Distraction Free Reading

Dramatising the Future

This is the third in a series of posts by scholars who attended the Anthropocene Campus Melbourne, an event hosted in September by Deakin University as part of the larger Anthropocene Curriculum project. Over the four days of the Campus, 110 participants from 49 universities (plus several art institutions and museums) attended keynotes, art exhibits, fieldtrips, and workshops based around the theme of ‘the elemental’.

book cover for The Island Will Sink by Briohny Doyle. The review on the front cover reads "A dystopian romp, deep with ideas and heart." The cover depicts a stormy, dark blue sea with grayish white clouds above.

The Island Will Sink, by Briohny Doyle

Earlier this year, at the Emerging Writers Festival panel on ‘Writing the Anthropocene’, I was asked if I thought that, in imagining a future world for my 2016 novel The Island Will Sink, I also had an ethical responsibility to ‘get it right’. The question was asked by a writer who also worked as a sustainability officer in community organisations. It led to more uncomfortable questions: As a writer of fiction, is it a problem to use the predicted extinctions and environmental catastrophes of the not too distant future to produce (amongst other things) stakes in a literary production?

The Politics of Forecasting

We are living in a time of dire forecasts. We’ve been doing so, quite happily, for at least half a century. But now, given the pervasiveness of data about climate change, our strategy of maintaining business as usual has assumed the characteristics of a theatre of cruelty that we bought tickets for and now only want to watch, stunned as events unfold. Even if we meet the goals of the Paris Agreement—and that doesn’t look good given the flexible definition of the term ‘agree’ that some world leaders appear to have—we are facing predicted challenges that range from increased crop losses due to drought and insect proliferation, the reduction of large fish populations in Australian waters by a third in the next decade (a statistic mirrored internationally), increased flooding in the UK, increases in hurricanes and wildfires in the US, increases in bushfires in Australia, and, accompanying this, massive increases in environmental refugee populations. These developments have global ramifications, although the poorest countries and people are bearing the brunt. In wealthy nations, such as Australia, we can see the future clearly enough, but the preparation we are most focussed on is scaffolding the terms of our denial.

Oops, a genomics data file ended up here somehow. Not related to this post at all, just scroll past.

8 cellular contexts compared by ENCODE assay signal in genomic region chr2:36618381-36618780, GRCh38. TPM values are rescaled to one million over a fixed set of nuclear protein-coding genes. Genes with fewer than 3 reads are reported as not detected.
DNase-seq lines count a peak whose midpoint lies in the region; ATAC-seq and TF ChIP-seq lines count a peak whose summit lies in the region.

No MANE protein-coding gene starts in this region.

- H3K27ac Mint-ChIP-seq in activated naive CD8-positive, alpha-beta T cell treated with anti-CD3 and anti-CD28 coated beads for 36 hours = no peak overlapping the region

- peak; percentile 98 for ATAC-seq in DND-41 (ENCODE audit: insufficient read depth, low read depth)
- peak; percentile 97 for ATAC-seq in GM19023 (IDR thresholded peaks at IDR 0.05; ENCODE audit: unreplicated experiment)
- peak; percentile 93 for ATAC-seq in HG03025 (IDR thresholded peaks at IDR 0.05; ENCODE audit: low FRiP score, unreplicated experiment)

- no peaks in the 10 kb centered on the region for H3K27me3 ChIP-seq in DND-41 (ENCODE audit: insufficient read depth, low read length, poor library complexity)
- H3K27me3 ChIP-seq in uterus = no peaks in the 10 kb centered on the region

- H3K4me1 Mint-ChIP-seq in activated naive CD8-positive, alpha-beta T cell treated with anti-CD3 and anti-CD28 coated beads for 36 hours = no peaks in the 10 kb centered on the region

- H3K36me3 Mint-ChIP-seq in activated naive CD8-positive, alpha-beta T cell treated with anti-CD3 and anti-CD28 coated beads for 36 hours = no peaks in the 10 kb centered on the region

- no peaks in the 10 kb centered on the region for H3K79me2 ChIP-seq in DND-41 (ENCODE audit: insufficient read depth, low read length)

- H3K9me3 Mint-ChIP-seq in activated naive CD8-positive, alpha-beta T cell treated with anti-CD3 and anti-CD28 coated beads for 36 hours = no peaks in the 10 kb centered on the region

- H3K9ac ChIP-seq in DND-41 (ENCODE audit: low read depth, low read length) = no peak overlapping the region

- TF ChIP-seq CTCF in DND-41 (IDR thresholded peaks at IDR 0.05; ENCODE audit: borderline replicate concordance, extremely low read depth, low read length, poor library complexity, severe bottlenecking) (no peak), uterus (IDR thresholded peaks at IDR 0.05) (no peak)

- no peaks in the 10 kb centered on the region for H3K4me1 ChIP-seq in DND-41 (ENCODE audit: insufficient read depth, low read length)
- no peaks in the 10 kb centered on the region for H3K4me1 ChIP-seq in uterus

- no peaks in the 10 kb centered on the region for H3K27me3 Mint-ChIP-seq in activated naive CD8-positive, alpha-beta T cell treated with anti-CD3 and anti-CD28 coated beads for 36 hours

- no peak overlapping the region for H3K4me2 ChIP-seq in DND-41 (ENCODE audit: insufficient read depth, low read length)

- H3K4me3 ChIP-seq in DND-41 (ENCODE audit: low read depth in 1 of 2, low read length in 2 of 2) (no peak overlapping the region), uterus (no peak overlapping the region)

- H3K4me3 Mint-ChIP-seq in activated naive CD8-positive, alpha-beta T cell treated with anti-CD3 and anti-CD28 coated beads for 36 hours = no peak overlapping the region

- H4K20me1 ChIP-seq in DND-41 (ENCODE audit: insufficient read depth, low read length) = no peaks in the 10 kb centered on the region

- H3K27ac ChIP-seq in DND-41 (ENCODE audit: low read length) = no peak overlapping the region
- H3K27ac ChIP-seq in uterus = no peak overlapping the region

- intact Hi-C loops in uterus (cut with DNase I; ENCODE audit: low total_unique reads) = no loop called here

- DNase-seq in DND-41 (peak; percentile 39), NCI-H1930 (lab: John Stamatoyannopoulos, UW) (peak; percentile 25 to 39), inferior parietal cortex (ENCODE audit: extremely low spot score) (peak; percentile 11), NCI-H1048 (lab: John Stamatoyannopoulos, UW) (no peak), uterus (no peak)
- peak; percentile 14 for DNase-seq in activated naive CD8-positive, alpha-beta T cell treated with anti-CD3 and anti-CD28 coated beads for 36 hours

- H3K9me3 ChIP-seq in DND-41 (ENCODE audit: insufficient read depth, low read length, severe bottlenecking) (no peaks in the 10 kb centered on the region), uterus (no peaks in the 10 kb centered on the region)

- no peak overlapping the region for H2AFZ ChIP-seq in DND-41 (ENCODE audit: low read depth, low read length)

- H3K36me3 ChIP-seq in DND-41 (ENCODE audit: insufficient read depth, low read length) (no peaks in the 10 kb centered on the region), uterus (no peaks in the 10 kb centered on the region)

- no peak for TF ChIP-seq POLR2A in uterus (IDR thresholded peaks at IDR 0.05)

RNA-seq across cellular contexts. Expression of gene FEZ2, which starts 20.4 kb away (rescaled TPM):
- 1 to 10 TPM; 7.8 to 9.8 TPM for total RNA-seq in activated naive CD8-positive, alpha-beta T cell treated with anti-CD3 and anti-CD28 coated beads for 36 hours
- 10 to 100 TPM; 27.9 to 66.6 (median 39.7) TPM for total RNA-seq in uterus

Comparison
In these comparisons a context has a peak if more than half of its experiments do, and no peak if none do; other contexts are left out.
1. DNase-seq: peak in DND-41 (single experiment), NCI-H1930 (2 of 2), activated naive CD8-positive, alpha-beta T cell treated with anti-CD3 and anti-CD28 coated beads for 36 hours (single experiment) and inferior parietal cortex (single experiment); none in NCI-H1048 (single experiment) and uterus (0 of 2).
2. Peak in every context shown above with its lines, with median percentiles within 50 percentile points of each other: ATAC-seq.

Given this, the near future world of my novel might seem too close for comfort. The story occurs in an affluent Western-yet-unlocated setting where people are obsessed with imagining an imminent, life-changing catastrophe such as those that unlucky others live with day-to-day. Perhaps the most frightening aspect of this world is how thoroughly depoliticised crisis has become. In this future, we are experts at description and obliteration. Disaster management is outsourced to private companies who move an underclass of those ‘for whom a stake in the new interurban lifestyle is not an option’ through the landscape in roving trailer packs. This is sustainability co-opted, a dystopian climax to Rob Nixon’s slow violence.[1]